One of the best words in the English language is free. It just makes you feel good to know that you’re getting something valuable for the low price of nothing. Most of the time when we hear of free stuff it’s part of a deal or you have to buy something to get the free item. Federal Student Aid is free. Not free when you pay tuition or free when you submit an application fee, but free anytime.
A lot of people worry about paying for college and they don’t know where to start so they use Google and search for student aid or financial aid. When they click enter, a bevy of results come through telling you that you can pay “as low as $50” or “$5 per month” to receive financial aid. If they’re charging for services you know you’re not using a Federal Student Aid site. Don’t be tricked into paying for something that’s free; you can browse, apply for and receive financial aid without paying a single penny.
The best place to start is by going to the FAFSA website ( The acronym FAFSA stands for the Free Application for Federal Student Aid (free is even in the name!). You can fill out the FAFSA online or by submitting a paper application. When you fill out the FAFSA, your eligibility for financial aid will be determined by taking the Cost of Attendance (COA) for the college or university and subtracting your Expected Family Contribution (EFC). Your EFC is not the amount of money your family will be expected to supply for your education; it is the number your school will use to calculate the amount of federal student aid you may receive. It will not change no matter what school you choose.
The type of financial aid for which you may qualify may consist of different types of aid; some that you don’t have to repay (grants), others that you do (student loans) and others that where you work part time (Federal Work Study). Your FAFSA will also allow your college or university to begin looking at what type of aid they can offer in the form of campus-based aid. Financial aid is disbursed on a first-come, first-served basis so make sure you know the filing deadlines for your state and college or university. If you wait too long, you may have to scramble to find more money to pay tuition.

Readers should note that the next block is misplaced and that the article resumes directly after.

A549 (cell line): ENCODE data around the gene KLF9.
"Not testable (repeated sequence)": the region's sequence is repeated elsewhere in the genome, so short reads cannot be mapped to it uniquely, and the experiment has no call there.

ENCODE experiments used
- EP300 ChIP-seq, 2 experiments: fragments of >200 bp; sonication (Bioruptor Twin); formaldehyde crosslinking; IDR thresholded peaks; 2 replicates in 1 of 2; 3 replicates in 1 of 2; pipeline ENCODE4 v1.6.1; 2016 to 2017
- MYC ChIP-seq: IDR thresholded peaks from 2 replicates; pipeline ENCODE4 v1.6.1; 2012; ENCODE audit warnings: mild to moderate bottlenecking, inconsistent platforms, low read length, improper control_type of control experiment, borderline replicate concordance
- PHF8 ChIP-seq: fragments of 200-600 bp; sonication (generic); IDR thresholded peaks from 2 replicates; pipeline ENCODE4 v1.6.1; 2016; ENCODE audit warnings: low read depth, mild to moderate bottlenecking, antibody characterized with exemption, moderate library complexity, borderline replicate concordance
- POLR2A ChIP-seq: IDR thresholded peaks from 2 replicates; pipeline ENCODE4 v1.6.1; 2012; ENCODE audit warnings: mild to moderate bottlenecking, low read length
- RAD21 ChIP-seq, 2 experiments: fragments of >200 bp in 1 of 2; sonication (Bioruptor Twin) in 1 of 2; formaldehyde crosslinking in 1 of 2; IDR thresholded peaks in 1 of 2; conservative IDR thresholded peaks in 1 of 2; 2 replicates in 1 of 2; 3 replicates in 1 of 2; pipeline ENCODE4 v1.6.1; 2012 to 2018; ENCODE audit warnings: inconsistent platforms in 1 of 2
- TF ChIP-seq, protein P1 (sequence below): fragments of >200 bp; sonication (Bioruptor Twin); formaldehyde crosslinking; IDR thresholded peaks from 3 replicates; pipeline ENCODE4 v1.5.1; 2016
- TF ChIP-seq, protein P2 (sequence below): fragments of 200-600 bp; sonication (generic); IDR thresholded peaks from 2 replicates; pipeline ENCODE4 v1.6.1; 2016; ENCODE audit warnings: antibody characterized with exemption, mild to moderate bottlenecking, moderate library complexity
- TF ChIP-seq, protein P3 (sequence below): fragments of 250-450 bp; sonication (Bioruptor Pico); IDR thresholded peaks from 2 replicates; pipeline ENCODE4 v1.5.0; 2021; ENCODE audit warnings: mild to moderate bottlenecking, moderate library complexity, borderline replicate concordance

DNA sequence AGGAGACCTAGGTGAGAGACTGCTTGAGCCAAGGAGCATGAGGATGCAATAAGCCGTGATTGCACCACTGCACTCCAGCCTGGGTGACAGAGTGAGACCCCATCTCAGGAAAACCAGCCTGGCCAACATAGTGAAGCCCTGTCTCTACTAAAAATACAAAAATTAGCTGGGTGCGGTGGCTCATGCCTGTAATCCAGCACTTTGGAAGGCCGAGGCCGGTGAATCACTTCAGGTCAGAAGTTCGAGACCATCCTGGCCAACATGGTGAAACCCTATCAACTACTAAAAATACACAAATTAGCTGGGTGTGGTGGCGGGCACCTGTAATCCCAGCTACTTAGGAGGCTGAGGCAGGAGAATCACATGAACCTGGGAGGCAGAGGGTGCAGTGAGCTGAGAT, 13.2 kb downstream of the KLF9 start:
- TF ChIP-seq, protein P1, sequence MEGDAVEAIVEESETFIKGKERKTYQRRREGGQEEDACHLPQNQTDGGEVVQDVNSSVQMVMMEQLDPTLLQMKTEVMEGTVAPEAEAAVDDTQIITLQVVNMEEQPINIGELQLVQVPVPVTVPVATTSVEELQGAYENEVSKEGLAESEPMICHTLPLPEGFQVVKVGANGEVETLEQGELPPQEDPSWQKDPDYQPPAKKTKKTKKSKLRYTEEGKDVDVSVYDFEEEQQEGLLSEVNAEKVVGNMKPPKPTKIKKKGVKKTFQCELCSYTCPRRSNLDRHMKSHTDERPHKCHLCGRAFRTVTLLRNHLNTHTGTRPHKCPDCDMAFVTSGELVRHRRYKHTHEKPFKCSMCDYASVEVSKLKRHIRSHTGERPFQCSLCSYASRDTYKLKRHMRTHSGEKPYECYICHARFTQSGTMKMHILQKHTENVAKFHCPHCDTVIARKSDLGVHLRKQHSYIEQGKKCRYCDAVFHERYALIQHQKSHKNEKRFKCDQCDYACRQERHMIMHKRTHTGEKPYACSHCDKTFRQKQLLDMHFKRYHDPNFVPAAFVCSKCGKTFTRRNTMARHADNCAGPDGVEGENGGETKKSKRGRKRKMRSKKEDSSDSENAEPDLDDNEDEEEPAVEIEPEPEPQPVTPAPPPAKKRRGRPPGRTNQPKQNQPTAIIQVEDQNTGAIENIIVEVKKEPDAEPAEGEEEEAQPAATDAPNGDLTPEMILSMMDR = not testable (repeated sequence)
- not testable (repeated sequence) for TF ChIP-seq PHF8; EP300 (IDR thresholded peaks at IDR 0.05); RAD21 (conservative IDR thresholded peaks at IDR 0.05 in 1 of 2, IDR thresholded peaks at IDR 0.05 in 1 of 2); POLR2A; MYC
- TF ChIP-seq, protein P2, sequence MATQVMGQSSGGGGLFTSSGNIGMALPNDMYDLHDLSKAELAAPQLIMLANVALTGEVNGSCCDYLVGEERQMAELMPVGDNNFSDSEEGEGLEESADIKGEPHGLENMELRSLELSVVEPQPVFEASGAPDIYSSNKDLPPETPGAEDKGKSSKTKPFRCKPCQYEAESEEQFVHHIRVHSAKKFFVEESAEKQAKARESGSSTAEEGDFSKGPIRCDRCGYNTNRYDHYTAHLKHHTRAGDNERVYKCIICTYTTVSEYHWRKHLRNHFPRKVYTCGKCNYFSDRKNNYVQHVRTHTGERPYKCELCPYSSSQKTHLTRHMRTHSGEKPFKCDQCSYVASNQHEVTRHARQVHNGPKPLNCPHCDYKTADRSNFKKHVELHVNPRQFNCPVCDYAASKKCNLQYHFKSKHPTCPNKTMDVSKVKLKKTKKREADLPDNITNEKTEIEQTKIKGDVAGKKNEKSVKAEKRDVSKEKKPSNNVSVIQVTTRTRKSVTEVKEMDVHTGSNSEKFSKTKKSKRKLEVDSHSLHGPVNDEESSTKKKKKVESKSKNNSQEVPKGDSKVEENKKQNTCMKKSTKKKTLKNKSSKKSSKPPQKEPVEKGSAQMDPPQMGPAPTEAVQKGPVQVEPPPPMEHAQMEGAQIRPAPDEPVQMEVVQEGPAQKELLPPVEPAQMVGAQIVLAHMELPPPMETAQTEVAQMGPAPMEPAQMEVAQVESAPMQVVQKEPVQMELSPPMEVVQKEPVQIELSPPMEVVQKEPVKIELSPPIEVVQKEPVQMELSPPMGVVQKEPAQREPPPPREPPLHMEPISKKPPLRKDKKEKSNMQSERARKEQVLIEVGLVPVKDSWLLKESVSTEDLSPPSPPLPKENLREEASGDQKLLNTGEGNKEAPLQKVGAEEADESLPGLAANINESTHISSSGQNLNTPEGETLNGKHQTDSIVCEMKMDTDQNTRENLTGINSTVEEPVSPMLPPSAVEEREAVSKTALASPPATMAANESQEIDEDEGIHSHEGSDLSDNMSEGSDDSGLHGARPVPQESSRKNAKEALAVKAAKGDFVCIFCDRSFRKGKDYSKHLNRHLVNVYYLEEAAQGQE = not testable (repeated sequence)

Once you finish filling out the FAFSA, you will receive your Student Aid Report (SAR) which includes a summary of the information from the FAFSA and your EFC. Review the information on the SAR and correct any incorrect information. If you filled out the FAFSA online, you can correct errors online, if you submitted a paper application, contact your school’s financial aid administrator or the Student Financial Aid help desk to ask how you can make corrections. If you submitted the FAFSA online, you will receive your SAR in one to two weeks; if you submitted a paper FAFSA you’ll receive your SAR in four to six weeks. If you don’t receive your SAR within these time periods, contact the federal processor. Your SAR will also include your Data Release Number; you will need this number to apply to additional schools.
Your results will also be sent to the schools to which you’re applying (you’ll specify the schools during the application process).  Each school where you’re accepted will then put together a package of financial aid that includes grants, loans and Federal Work Study to try to meet the Cost of Attendance based on your financial need. If you need to send your SAR to additional schools, you can request copies from the federal processor.
The FAFSA is the first place to start when preparing to pay for college. Remember that the FAFSA is free and you will never have to pay for services from Federal Student Aid. If your financial aid packet includes loans, only borrow the amount you need and that you can handle repaying once you graduate.
Marshall Hamilton is the Manager of External Training and Communications for CornerStone. CornerStone is a non-profit Department of Education servicer that provides outstanding customer service to student borrowers.